8 Animals That Can Regrow Their Body Parts
While humans are working on robotic arms and new limb technology, some animals can regrow their limbs on their own. How do they do this?
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If a human loses a limb, chances are it will have to rely on a prosthetic device to do the job its former limb did. But a number of less-complicated organisms, like the moon jellyfish have evolved some interesting ways of regenerating lost body parts. When the moon jellyfish loses a limb, for example, it moves around its remaining limbs until it's all set. A recent study published in the Proceedings of the National Academy of Sciences found that this process is called symmetrization. Since jellyfish need to be perfectly symmetrical in order to swim, researchers found that the jellyfish push apart their arms as widely as possible in order to regain symmetry. The whole process is quick, too: it can take between 12 hours to 4 days.
While these jellyfish use symmetrization to compensate for lost limbs, other animals are capable of regrowing missing body parts: starfish, salamanders, zebrafish, and even insects like cockroaches. Some animals can go a step further: they are capable of regrowing their heads! The Hydractinia, which grows on the shells of snails and crabs, regrows its entire head if it gets bitten off by a predator. But they aren't the only animals capable of this seemingly amazing feat: Planaria can reproduce asexually and just make copies of themselves, including newly regrown heads. A study published in the Journal of Experimental Biology found that worms with regrown heads had the same memories as before! Researchers aren't sure how this happens, but think their memories are stored in other cells in the body and then get imprinted into the new brain when it grows.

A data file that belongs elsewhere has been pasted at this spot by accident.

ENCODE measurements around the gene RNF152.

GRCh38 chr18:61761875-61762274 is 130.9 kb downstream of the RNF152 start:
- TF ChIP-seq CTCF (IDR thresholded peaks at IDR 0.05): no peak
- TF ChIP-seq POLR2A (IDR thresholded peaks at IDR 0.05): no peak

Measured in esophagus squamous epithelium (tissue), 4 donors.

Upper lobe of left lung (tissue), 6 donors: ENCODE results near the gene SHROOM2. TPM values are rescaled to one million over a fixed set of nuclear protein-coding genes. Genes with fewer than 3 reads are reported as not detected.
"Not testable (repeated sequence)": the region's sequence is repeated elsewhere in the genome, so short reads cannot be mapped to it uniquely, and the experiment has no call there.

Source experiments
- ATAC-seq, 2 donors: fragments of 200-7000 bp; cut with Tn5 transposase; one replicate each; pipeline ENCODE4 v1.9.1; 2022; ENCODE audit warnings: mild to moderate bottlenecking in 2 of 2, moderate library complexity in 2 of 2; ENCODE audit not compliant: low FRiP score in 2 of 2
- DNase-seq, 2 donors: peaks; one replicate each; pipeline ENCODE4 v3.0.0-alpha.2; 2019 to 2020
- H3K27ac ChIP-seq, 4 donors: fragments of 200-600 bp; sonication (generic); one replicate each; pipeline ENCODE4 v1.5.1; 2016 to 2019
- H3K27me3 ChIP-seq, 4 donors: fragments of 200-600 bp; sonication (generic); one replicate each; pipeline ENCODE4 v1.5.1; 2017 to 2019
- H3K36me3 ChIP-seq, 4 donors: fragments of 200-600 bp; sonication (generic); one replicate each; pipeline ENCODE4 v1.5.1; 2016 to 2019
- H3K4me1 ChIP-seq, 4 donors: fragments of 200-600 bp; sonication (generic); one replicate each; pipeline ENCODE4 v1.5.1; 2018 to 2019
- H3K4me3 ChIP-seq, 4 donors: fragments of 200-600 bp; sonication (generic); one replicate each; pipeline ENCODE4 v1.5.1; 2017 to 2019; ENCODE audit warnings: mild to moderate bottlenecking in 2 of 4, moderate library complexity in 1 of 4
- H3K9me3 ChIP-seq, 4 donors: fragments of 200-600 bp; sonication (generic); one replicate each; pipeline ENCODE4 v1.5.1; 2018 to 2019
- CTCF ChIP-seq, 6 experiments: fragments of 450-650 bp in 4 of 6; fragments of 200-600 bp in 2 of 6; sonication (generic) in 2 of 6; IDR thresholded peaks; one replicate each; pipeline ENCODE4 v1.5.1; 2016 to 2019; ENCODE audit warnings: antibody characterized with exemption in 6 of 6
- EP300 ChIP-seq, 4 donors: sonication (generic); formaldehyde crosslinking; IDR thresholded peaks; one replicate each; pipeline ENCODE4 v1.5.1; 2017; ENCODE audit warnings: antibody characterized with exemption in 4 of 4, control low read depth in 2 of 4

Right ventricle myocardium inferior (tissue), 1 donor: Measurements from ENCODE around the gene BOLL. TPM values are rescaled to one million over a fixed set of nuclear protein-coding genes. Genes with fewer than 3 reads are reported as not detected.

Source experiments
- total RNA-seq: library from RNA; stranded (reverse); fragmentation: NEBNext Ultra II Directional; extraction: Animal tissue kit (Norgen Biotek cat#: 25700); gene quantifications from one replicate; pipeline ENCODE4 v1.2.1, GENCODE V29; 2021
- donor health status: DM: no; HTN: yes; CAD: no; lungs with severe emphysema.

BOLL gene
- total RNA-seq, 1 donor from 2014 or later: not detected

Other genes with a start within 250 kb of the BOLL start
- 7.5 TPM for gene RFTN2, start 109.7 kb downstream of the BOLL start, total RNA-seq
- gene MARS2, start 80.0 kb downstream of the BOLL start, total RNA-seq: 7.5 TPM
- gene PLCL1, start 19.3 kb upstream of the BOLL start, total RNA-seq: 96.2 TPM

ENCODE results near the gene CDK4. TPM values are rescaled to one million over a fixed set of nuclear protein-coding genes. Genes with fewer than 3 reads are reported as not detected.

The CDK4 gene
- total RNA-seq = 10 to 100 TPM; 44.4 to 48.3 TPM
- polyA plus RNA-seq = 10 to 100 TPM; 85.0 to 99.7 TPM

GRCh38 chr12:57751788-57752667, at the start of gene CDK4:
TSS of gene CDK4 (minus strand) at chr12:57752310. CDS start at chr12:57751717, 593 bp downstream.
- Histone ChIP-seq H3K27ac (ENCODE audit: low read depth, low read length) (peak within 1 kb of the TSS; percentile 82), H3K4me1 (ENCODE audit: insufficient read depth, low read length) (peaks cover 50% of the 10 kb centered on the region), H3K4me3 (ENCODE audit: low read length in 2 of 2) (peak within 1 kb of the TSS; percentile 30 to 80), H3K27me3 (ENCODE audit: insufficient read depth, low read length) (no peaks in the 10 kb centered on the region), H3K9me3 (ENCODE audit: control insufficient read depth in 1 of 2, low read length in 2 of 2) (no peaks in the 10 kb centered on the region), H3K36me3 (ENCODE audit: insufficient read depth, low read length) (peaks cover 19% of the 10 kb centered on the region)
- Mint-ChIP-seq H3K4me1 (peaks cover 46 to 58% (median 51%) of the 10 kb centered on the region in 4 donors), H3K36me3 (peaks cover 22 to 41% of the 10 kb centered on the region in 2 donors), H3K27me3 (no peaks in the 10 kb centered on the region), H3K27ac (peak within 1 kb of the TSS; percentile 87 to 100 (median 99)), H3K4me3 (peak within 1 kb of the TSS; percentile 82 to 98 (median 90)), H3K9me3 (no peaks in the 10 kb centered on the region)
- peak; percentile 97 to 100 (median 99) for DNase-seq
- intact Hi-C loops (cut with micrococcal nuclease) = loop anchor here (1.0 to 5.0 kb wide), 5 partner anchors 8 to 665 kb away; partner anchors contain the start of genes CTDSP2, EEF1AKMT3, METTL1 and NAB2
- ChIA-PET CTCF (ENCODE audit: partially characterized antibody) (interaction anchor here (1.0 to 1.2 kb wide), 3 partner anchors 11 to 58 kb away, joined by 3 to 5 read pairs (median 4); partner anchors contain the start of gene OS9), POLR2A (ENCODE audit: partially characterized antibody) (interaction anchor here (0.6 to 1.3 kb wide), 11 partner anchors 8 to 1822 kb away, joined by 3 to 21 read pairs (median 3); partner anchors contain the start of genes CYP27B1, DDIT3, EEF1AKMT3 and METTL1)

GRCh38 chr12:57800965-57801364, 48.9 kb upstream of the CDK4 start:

The Animal that regrows its head! (BBC)
"Many animals can regenerate body parts, from starfish to salamanders. But primitive snail fur is unusual, not least because its abilities are so extreme."
Why Can't Humans Regenerate Body Parts? (Discovery News)
"The snail fur is a pinkish mass of spines, tentacles and polyps just 20 to 30 millimeters in length. The snail fur would seem unremarkable, except for one quality: According to Uri Frank, a scientist at the institute, the creature "in theory -- lives forever."
Limb regeneration: do salamanders hold the key? (University College London)
"The secret of how salamanders successfully regrow body parts is being unravelled by UCL researchers in a bid to apply it to humans."